Flight chaos as strikes hit German and Spanish airports

Hundreds of flights have been cancelled at two major German airports due to a short-notice strike by ground staff.

Members of the Verdi and Komba trades unions working in a wide range of roles at Cologne and Dusseldorf have walked out in a dispute over pay. The strikers include airport firefighters.

At Dusseldorf around 200 arrivals and departures have been cancelled, including at least 16 British Airways flights linking the German airport with London and eight Eurowings services to and from Heathrow.

Dusseldorf is normally the fourth-busiest in Germany, after Frankfurt, Munich and Berlin.

Eurowings has also cancelled its links between Cologne and Heathrow, with more than 100 flights affected at the airport serving both Cologne and Bonn.

The airline, which is a subsidiary of Lufthansa, said: “Massive disruptions to flight operations and a significant number of flight cancellations are to be expected.

“Eurowings expects that flight operations will be back to normal as early as Tuesday.”

Diversions are also under way, with a Ryanair flight from London Stansted to Cologne touching down at Weeze airport near the Dutch border.

Under European air passengers’ rights rules, travellers whose flights are cancelled are entitled to be flown – or travel by train – to their final destination as soon as possible.

Ground staff working for Swissport Handling at 17 airports in Spain, including Barcelona, Madrid, Alicante, Malaga and Lanzarote, have begun a series of strikes in a dispute over pay and working conditions.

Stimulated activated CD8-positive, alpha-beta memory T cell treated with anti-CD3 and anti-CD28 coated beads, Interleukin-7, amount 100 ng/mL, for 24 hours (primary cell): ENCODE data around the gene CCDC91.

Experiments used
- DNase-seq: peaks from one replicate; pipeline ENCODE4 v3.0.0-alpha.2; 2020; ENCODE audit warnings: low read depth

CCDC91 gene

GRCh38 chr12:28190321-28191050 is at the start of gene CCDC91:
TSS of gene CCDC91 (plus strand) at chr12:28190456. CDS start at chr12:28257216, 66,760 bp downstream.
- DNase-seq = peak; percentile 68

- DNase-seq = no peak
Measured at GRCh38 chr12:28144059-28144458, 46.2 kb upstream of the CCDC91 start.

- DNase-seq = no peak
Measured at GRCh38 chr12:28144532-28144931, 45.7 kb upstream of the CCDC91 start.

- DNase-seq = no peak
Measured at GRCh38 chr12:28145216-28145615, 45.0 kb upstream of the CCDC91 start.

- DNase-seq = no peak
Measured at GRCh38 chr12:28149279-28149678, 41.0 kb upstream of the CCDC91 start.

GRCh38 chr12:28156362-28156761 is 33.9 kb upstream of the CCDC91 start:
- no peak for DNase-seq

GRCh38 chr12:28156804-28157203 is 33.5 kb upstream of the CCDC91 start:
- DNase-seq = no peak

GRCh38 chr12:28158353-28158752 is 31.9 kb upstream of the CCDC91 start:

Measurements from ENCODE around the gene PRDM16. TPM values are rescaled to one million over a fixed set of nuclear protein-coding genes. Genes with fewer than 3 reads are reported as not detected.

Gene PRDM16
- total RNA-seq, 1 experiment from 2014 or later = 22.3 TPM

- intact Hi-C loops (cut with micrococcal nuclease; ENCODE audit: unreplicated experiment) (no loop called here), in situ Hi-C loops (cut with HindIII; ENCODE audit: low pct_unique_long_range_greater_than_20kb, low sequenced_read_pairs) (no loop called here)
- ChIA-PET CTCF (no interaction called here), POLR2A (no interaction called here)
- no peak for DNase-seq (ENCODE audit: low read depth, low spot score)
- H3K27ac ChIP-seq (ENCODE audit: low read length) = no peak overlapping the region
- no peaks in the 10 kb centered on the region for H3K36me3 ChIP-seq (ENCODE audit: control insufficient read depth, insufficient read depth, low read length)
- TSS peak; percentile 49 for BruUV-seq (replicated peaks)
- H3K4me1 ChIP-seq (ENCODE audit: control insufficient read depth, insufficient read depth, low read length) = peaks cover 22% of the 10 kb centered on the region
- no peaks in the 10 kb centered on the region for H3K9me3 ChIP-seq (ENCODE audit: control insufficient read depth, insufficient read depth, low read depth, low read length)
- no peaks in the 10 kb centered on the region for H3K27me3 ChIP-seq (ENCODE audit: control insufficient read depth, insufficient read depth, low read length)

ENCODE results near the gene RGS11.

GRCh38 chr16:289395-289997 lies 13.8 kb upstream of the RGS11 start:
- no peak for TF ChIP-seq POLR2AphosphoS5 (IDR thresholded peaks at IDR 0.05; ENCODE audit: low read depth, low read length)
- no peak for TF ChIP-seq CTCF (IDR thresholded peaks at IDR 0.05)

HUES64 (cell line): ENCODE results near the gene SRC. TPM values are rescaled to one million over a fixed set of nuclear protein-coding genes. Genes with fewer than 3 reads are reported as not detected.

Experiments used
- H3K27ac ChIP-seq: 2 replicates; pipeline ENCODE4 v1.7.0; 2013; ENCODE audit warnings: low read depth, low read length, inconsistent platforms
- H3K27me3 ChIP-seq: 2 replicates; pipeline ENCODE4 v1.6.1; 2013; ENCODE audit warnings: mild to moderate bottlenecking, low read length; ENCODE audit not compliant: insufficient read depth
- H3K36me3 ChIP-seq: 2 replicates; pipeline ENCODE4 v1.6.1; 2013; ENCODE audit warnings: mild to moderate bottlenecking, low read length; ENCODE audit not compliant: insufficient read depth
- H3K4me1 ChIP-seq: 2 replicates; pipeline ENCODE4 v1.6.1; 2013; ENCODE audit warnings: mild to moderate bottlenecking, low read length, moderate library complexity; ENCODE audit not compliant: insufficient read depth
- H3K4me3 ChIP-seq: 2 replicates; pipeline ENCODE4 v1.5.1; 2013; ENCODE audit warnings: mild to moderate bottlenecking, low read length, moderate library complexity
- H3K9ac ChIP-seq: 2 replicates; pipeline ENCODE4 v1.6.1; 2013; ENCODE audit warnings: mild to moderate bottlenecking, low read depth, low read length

Walk-outs are planned for every Monday, Tuesday and Thursday until 13 April.

The leading budget airlines from the UK – easyJet, Jet2 and Ryanair – are not involved. But Vueling and passengers on other carriers could be affected.

A spokesperson for Swissport said: “A comprehensive contingency plan is in place to limit disruptions to our airline customers and passengers travelling via Spanish airports.

“We remain fully committed to reaching an agreement with union representatives and our staff, that will be acceptable to our colleagues while also preserving the stability and health of the company and offering attractive jobs in the Spanish aviation sector.”

So far the impact has been minimal, with only flights between Barcelona and Lisbon on TAP Portugal identified as cancelled by The Independent.

Under Spanish labour law, trade unions must provide minimum service levels.

Across Europe, however, a range of other walk-outs are set to disrupt travel plans.

In France, another general strike in protest against President Macron’s planned pension reforms will take place on Tuesday 7 March. There is likely to be significant disruption to rail and public transport services in France, with air-traffic control also potentially affected.

Eurostar, whose trains from London to Paris could be affected, said: “We’re currently working out the impact on our timetables.”

On Wednesday 15 March, train driver members of the Aslef union working for Transport for London are expected to walk out in a bid to bring the Underground in the capital to a halt.

On the same day at Pisa airport in Italy, a four-hour walk-out planned for 10am-2pm local time for union members working as ground staff.

The next round of national rail strikes in the UK by members of the RMT union begins on Thursday 16 March, with further disruption on Saturday 18 March, Thursday 30 March and Saturday 1 April.

Only the first of those days involves Network Rail staff, which is likely to cause severe disruption to services in Scotland and Wales as well as having some effect on Eurostar operations.

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